Did Obama Really Give Russia Hypersonic Technology?


WASHINGTON, D.C. – US President Donald Trump claimed on Friday that Russia created its hypersonic missiles after allegedly receiving information about such technologies from the administration of his predecessor Barack Obama.

“They [Russia] have the missile, the super-duper-hypersonic missile <…> It goes five times faster than a normal missile,” he told the crowd in Bemidji, Minnesota, TASS reported.

“We have one that goes much faster, much faster than that,” he said, adding, “Russia got that information from the Obama administration, Russia stole that information. You knew that, you knew that. Russia got the information, and then they built it.”

Speaking at a ceremony in the White House in mid-May, Trump noted the United States was working on a “super-duper missile” capable of flying 17 times faster than any other missile existing at the moment. He gave no further details.

President Trump’s rather limited knowledge of military technology, combined with an attempt to appease his potential voters resulted in an “unfortunate” choice of words. While it’s true that the US has a number of hypersonic weapons programs, the reality is that the country lags behind both Russia and China in terms of deployment and weapons capabilities.

Currently, the aforementioned weapons the US is developing can reach Mach 5, which barely falls within the hypersonic category. On the other hand, Russia has already deployed both HGVs (Hypersonic Glide Vehicles) and HCMs (Hypersonic Cruise Missiles), both ship and ground-based, as well as air-launched.

The claim that Obama “gave” Russia hypersonic technologies seems rather illogical, given that the US is the one significantly lagging behind Russia, not vice versa. It’s also impossible to just “give” someone such an advanced technology as if it was only one physical object. This claim has been parroted by many US officials in an attempt to support the myth of US being technologically “well ahead” of everyone else.

Current declared stats of deployed and prospective strategic hypersonic boost gliders

Russia – Avangard HGV (Hypersonic Glide Vehicle):

  • Speed – Mach 27 (33,339 km/h; 9.3 km/s),
  • Operational status – Active (2019).

China – DF-ZF HGV (Hypersonic Glide Vehicle):

  • Speed – Classified, presumed to be between Mach 5 (6,173 km/h; 1.7 km/s) and Mach 10 (12,360 km/h; 3.4 km/s),
  • Operational status – Active (2019).

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USA – AGM-183A ARRW (Hypersonic Glide Vehicle):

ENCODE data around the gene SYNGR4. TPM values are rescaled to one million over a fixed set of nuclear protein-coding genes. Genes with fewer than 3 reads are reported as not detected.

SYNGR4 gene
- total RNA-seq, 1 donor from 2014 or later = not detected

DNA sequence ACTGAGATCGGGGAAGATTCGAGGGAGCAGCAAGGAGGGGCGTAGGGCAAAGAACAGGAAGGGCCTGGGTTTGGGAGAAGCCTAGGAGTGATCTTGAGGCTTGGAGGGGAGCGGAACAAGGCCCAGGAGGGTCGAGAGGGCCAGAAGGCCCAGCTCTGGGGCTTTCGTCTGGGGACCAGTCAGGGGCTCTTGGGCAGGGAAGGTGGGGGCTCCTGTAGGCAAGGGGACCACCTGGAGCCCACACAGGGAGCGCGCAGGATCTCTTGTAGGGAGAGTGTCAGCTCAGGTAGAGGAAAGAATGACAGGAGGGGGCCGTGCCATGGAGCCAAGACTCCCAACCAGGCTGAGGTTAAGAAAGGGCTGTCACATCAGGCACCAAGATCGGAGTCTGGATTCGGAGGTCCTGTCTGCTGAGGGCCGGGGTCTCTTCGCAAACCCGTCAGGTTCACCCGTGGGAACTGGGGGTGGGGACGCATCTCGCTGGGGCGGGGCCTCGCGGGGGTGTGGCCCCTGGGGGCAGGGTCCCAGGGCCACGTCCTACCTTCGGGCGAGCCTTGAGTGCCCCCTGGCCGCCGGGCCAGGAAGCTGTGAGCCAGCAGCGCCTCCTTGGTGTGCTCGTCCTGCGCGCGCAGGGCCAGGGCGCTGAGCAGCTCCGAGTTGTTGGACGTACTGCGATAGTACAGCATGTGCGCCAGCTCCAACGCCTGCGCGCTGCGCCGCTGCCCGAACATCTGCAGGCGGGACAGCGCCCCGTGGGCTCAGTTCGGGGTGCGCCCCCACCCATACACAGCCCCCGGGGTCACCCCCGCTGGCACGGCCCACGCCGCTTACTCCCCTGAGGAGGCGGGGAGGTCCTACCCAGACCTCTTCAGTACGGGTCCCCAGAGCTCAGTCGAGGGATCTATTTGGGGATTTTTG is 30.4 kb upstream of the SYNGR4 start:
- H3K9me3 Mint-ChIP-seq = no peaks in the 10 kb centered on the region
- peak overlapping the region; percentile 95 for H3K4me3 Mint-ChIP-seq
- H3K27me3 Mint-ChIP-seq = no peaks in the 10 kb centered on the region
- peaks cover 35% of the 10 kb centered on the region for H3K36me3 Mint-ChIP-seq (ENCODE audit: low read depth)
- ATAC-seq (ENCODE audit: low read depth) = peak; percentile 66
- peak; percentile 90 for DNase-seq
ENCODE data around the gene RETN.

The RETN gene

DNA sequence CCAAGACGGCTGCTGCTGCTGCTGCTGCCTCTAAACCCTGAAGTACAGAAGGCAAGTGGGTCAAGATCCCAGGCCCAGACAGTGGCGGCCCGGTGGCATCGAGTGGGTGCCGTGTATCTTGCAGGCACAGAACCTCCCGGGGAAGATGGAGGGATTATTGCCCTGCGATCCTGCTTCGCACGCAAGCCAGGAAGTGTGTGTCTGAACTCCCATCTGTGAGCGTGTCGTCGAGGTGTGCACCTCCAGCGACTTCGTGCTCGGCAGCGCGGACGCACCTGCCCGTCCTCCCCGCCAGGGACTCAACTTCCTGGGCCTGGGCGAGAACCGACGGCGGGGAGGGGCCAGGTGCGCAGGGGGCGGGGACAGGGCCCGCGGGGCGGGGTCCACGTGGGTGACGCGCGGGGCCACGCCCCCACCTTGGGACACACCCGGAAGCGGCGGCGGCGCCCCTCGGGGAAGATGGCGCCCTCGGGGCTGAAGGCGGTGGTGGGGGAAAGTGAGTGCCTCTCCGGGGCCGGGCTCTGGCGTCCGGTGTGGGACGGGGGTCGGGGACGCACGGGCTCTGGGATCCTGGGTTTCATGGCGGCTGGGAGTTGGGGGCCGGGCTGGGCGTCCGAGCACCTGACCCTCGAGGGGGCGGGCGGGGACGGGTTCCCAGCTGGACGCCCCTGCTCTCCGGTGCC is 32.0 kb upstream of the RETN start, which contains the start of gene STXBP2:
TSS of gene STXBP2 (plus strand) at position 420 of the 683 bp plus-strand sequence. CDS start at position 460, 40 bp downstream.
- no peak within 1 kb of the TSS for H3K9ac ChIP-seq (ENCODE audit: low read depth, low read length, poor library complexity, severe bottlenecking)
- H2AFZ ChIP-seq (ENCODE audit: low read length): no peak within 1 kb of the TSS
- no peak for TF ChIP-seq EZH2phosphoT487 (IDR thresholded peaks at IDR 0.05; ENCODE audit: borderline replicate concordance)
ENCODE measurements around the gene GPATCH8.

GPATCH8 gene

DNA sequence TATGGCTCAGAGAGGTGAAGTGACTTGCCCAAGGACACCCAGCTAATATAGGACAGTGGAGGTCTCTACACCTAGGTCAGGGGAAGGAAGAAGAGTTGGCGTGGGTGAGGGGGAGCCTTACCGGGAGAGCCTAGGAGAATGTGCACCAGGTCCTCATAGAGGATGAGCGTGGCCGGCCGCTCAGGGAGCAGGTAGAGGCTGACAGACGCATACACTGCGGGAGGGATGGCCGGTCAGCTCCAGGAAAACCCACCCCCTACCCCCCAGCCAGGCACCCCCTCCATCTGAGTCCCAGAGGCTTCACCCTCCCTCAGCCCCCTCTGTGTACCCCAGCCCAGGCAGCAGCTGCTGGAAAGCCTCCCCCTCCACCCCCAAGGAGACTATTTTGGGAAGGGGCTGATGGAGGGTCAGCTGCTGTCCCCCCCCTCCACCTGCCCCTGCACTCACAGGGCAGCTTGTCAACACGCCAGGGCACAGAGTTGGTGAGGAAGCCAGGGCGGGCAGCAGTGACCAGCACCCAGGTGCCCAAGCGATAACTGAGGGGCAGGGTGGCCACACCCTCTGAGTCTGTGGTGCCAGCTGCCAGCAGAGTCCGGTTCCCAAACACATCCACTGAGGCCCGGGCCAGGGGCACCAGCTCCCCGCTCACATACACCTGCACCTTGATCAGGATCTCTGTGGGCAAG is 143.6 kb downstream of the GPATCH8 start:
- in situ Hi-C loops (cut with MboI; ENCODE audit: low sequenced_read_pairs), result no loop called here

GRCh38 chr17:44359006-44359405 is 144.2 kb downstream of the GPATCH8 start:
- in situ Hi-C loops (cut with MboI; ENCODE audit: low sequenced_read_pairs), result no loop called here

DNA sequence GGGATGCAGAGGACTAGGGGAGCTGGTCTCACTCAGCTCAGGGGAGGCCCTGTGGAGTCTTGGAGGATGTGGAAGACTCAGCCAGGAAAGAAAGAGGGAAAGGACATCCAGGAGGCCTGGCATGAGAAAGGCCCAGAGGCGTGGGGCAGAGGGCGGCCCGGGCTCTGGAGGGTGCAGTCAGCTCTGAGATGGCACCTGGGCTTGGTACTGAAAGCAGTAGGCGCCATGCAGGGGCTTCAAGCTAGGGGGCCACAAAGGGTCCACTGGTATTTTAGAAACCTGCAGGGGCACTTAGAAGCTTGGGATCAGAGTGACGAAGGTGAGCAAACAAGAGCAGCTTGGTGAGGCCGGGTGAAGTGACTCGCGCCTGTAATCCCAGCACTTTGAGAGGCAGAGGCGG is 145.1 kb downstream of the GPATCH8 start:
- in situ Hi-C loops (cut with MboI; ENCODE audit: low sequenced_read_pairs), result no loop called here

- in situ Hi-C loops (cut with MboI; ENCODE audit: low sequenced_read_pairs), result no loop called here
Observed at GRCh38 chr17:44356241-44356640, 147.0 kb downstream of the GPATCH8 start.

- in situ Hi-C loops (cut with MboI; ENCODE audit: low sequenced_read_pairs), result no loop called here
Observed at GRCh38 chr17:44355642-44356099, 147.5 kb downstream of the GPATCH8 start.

• Speed – presumed to be between Mach 5 (6,173 km/h; 1.7 km/s) and Mach 20 (24, 696 km/h; 6.86 km/s),
  • Operational status – Prototype, initially planned for deployment in 2023, deadline likely to slip to mid or even late 2020s.

What made Trump think the US weapon is “17 times faster than any other missile existing at the moment”?

First, it’s important to understand that HGVs are not actually missiles, since they are unpowered and require a launch vehicle. The AGM-183A ARRW prototype that the United States is currently testing went through a rather rocky R&D process, with the weapon initially being unable to go past the Mach 5 mark, which is the bare minimum required to attain hypersonic speed (5+ times faster than the speed of sound).

The US R&D team projected that the weapon is capable of up to Mach 20, but encountered serious issues in reaching the target speed. The problem mainly involved the HGV’s (in)ability to survive extreme heat generated during hypersonic flight, probably resulting in the destruction of sensitive electronics.

What’s possible is that the US team made a breakthrough during testing and managed to propel the prototype weapon to Mach 17. This was likely reported to President Trump, but the definition of “17 times faster than the speed of sound” probably didn’t mean much to him, so he just simplified it and reported it to the press as “17 times faster than any other missile existing at the moment”.

Lately, even senior US officials admitted that the country was trying to catch up with Russia and China in the domain of hypersonic weapons. Defense Secretary Mark Esper stated in December 2019, that his country was “planning catchup” and “investing every dollar it can” in order to at least gain parity.

Russian President Vladimir Putin said earlier that now that Moscow had hypersonic weapons there was no point for other countries to spend so much money to deter Russia. He noted that for the first time in history Russia had outstripped other countries in terms of developing highly advanced weapons.

The first regiment of Avangard HGV (Hypersonic Glide Vehicle) systems came into service in Russia in late 2019. Apart from that, Russia continues tests of other state-of-the-art weapons, including the Zircon hypersonic anti-ship cruise missile and the Sarmat ICBM (also colloquially known as “Satan 2”).

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